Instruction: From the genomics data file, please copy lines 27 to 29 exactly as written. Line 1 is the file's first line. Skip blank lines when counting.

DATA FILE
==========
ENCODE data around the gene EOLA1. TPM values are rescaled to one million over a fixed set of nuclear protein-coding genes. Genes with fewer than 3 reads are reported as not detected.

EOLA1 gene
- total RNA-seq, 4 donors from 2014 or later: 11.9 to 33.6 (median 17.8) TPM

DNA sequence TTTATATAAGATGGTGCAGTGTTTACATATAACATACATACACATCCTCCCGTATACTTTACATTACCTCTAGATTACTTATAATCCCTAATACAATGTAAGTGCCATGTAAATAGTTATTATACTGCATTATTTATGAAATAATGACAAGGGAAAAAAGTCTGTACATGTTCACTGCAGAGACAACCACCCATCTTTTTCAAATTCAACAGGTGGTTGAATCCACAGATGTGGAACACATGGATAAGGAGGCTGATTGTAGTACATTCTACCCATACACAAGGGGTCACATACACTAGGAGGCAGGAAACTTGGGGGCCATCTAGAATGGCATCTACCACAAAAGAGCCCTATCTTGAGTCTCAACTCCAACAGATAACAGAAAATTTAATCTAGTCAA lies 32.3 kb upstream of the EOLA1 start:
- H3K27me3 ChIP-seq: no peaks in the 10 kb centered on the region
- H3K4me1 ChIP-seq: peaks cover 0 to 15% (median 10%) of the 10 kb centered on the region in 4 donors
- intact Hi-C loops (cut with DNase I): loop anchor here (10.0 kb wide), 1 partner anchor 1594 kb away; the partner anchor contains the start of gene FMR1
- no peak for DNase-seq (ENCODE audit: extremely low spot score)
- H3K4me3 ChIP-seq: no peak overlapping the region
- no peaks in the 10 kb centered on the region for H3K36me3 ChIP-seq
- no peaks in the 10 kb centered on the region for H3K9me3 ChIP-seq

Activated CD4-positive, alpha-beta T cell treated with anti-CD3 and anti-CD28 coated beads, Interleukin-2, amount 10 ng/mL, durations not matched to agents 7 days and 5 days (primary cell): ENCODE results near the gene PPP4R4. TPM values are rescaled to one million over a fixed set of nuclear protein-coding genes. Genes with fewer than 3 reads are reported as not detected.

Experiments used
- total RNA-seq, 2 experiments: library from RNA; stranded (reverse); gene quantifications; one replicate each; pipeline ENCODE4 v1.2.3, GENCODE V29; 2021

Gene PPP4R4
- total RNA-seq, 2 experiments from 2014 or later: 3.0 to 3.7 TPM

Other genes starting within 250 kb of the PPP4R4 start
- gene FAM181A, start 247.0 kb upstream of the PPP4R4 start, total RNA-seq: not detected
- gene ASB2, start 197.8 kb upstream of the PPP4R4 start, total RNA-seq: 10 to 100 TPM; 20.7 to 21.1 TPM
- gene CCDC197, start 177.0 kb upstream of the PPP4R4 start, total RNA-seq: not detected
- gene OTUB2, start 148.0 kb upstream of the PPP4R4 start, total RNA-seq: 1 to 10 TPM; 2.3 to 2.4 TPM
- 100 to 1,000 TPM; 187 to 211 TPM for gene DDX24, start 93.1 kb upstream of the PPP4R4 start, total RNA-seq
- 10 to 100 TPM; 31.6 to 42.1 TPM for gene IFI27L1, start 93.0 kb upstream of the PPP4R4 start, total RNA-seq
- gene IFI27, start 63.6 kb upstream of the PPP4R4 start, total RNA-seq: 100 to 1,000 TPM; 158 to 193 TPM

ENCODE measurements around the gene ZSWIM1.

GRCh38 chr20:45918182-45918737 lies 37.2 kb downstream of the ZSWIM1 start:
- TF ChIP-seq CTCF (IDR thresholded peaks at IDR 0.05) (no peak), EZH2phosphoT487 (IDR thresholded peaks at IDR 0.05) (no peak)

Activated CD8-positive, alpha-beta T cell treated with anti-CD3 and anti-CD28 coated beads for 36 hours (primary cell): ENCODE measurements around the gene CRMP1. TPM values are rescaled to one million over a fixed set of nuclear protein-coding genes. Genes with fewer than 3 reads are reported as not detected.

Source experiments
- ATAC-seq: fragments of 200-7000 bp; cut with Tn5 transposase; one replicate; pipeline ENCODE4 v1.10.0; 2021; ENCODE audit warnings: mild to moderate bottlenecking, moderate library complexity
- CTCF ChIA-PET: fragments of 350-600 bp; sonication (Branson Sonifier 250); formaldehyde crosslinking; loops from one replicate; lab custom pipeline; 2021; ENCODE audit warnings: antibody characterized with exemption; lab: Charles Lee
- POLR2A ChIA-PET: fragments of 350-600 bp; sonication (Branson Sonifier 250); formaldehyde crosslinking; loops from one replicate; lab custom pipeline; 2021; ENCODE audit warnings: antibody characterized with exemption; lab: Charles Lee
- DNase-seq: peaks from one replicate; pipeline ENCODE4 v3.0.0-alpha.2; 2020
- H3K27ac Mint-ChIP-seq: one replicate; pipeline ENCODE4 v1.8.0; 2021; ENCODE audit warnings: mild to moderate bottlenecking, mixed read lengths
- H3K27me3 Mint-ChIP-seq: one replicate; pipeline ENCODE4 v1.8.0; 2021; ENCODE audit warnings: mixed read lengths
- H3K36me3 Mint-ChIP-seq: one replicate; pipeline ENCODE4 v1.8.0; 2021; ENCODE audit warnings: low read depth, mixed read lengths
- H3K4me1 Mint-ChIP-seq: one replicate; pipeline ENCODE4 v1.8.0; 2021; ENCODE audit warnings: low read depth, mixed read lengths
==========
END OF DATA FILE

- TF ChIP-seq CTCF (IDR thresholded peaks at IDR 0.05) (no peak), EZH2phosphoT487 (IDR thresholded peaks at IDR 0.05) (no peak)

Activated CD8-positive, alpha-beta T cell treated with anti-CD3 and anti-CD28 coated beads for 36 hours (primary cell): ENCODE measurements around the gene CRMP1. TPM values are rescaled to one million over a fixed set of nuclear protein-coding genes. Genes with fewer than 3 reads are reported as not detected.

Source experiments